And it must be admitted that the U.S. has characteristics that should make it uniquely invulnerable to the fascist slide, especially our 230 years of democratic traditions, and even the oceans: the nation developed in relative isolation from the rest of the world. But technology has eroded the isolation and it is the very traditions themselves that are under attack today. Both globalization and increasing inequality of wealth have destroyed much of our uniqueness. The global setting in which the Trump election took place should challenge our sense of unique invulnerability. Those who think “it can’t happen here” should perhaps examine the current meaning of “here”.
There may be another safeguard against the rise of fascism in the US, but the only academic writer I found who took it seriously is the economist Tyler Cowan at George Washington University. Writing in Politico, he says American fascism cannot happen in our time because the American government is so large and unwieldy. It would simply be too hard for the fascists, or for that matter other radical groups, to seize control of such a behemoth. No matter who is elected, the fascists cannot control the bureaucracy, they cannot control all the branches of American government, they cannot control the judiciary, they cannot control semi-independent institutions such as the Federal Reserve, and they cannot control what is sometimes called “the deep state.” The net result is that they simply can’t control enough of the modern state to steer it in a fascist direction. I hope Cowan is right, but I see the current White House, and Republicans in Congress, chipping away at every area that Cowan pronounced invulnerable.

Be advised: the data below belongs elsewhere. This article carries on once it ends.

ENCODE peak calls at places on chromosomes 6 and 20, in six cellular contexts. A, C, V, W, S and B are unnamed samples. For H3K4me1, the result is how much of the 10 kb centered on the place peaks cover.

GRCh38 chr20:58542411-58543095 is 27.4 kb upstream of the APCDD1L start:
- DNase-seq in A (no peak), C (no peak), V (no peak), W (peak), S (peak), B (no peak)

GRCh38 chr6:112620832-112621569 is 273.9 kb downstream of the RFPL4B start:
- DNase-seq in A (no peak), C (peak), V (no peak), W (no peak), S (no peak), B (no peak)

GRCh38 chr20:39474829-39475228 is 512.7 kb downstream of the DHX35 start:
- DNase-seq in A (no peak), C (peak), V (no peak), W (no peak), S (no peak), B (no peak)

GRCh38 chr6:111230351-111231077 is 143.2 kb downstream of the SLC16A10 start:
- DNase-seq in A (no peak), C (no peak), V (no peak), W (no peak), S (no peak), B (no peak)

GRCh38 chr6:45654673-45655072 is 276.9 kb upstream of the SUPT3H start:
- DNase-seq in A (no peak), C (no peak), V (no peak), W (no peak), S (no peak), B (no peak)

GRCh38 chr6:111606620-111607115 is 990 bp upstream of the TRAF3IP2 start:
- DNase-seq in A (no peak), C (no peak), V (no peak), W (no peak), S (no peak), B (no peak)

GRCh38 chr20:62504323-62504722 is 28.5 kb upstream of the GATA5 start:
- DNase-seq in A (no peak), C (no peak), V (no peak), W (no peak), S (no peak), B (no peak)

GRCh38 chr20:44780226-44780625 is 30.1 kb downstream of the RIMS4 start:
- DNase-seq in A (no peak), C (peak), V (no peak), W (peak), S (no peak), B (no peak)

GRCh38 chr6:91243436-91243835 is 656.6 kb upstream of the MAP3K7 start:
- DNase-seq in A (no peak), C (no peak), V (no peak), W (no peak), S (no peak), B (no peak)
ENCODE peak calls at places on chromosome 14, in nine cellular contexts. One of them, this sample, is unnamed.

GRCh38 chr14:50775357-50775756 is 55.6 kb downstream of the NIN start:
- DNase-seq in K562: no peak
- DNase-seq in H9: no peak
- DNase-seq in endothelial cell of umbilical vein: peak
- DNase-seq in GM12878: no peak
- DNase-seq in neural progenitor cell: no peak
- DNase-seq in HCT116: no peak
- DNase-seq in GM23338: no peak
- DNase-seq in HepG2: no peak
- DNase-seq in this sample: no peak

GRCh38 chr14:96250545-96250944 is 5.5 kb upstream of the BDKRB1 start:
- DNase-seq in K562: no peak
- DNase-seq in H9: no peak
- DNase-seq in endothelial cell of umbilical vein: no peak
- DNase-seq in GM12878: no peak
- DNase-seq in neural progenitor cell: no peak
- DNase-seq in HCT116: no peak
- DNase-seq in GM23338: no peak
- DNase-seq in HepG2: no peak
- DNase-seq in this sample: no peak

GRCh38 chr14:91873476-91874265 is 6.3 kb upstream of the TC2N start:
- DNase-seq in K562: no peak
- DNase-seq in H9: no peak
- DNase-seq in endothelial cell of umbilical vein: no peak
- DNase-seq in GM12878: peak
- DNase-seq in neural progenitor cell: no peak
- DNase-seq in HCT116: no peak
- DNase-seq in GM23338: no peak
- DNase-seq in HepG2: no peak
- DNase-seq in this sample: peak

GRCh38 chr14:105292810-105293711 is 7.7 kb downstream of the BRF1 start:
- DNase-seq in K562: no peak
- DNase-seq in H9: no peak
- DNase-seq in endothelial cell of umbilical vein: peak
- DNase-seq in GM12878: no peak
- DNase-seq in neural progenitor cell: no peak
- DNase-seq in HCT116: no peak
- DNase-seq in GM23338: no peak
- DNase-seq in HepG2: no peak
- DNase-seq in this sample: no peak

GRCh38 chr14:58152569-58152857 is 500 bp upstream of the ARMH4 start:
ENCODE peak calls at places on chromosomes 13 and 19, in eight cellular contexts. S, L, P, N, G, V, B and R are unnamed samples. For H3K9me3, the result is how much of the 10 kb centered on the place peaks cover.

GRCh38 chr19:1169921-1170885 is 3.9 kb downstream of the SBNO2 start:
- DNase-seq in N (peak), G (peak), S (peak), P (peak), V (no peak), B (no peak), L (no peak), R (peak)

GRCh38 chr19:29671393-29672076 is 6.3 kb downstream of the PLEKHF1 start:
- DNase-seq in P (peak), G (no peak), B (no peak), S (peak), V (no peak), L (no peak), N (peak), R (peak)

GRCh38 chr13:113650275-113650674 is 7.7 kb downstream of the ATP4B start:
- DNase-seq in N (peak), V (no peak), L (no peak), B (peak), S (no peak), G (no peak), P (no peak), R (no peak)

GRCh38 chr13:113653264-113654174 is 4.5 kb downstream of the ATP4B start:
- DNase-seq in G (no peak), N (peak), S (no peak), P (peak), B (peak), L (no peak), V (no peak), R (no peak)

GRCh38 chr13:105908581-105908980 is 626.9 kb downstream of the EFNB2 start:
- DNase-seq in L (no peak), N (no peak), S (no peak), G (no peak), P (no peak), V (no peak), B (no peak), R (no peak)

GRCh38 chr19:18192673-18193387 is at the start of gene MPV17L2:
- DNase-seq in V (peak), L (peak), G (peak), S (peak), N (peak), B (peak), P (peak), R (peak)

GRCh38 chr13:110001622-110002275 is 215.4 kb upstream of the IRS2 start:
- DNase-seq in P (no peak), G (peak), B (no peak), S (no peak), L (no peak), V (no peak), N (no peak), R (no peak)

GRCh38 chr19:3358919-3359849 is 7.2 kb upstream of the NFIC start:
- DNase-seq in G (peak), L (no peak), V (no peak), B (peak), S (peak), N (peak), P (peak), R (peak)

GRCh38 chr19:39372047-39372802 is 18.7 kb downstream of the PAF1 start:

The article “Trump vs the Deep State” by Evan Osnos in The New Yorker of May 21, 2018, suggests that “chipping away” may be too mild a term for the massive assault now being waged by the Trump team on professional civil servants throughout the government.
There is, I believe, a dark cloud hanging over the immediate future of efforts to halt the anti-democratic forces in America. Take, for example, the increasing hope for an impressive Democratic victory in the Fall election, an event that would surely be taken as a referendum on Trump and a sign of his political weakening. What does history, and our own knowledge of the man, teach us about how he would react?
One haunting answer to that question is found in the fact that probably nothing would advance authoritarianism in this country more rapidly than a security crisis. Wars, terrorist attacks and other security crises always boost a president’s approval rating and give him more freedom to do whatever he wants. Such crises have long been attractive to tyrants.
[The discussion above treats real-world considerations with an obvious relation to today’s US. As an aside, I should mention that Linz and his colleagues discussed and analyzed the difference between a presidential democracy and a parliamentary democracy. At the time they wrote, in the 1970s, the presidential system of the US was widely considered to be a model of stability, so much so that many new democracies, especially in Latin America, adopted presidentialism rather that parliamentarism. Linz accounted for that apparent stability by the fragmentation, not just into the branches of government, but also into powers held by state and local governments. But Linz warned, way back then, that a presidential system is a zero-sum game, which might leave losers feeling impotent and enraged, a rage that was certainly evident in 2016. Further, he worried that we might get a president who took on a sense of power, who saw himself as having a mandate that went beyond his real support. He notes, and this seems crucial, that a president may feel that he has a direct, popular mandate, when he may not have even a bare plurality, if that. As he is blocked, by Congress or the courts or the states or the Constitution, he and his followers will feel frustrated, a common cause of instability in democracies. A parliamentary system would force the head of government to work with other parties to achieve the ability to govern by coalition.